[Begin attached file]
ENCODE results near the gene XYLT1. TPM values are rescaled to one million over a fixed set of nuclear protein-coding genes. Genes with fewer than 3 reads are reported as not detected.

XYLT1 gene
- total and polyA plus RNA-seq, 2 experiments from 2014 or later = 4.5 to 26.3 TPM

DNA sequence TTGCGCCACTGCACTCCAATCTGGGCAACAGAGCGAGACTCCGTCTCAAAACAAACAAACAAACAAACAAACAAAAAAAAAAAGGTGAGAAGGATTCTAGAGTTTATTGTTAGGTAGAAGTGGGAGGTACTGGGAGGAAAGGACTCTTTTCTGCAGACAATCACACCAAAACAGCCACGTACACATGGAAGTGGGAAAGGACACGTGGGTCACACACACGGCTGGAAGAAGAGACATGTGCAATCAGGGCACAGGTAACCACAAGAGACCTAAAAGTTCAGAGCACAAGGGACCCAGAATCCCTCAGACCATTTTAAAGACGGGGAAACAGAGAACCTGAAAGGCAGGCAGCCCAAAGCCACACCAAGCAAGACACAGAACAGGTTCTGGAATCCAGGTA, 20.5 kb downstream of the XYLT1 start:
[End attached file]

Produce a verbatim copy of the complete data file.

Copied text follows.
ENCODE results near the gene XYLT1. TPM values are rescaled to one million over a fixed set of nuclear protein-coding genes. Genes with fewer than 3 reads are reported as not detected.

XYLT1 gene
- total and polyA plus RNA-seq, 2 experiments from 2014 or later = 4.5 to 26.3 TPM

DNA sequence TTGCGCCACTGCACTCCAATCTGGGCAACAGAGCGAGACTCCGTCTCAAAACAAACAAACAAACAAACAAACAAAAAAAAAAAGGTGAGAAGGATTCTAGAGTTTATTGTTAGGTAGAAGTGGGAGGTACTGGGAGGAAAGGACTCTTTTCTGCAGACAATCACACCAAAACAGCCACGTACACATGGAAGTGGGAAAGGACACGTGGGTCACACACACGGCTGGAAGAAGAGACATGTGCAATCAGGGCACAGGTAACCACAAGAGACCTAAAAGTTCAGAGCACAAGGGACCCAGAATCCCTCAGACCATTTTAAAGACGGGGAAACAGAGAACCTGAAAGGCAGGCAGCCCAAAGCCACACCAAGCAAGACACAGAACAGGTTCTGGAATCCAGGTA, 20.5 kb downstream of the XYLT1 start: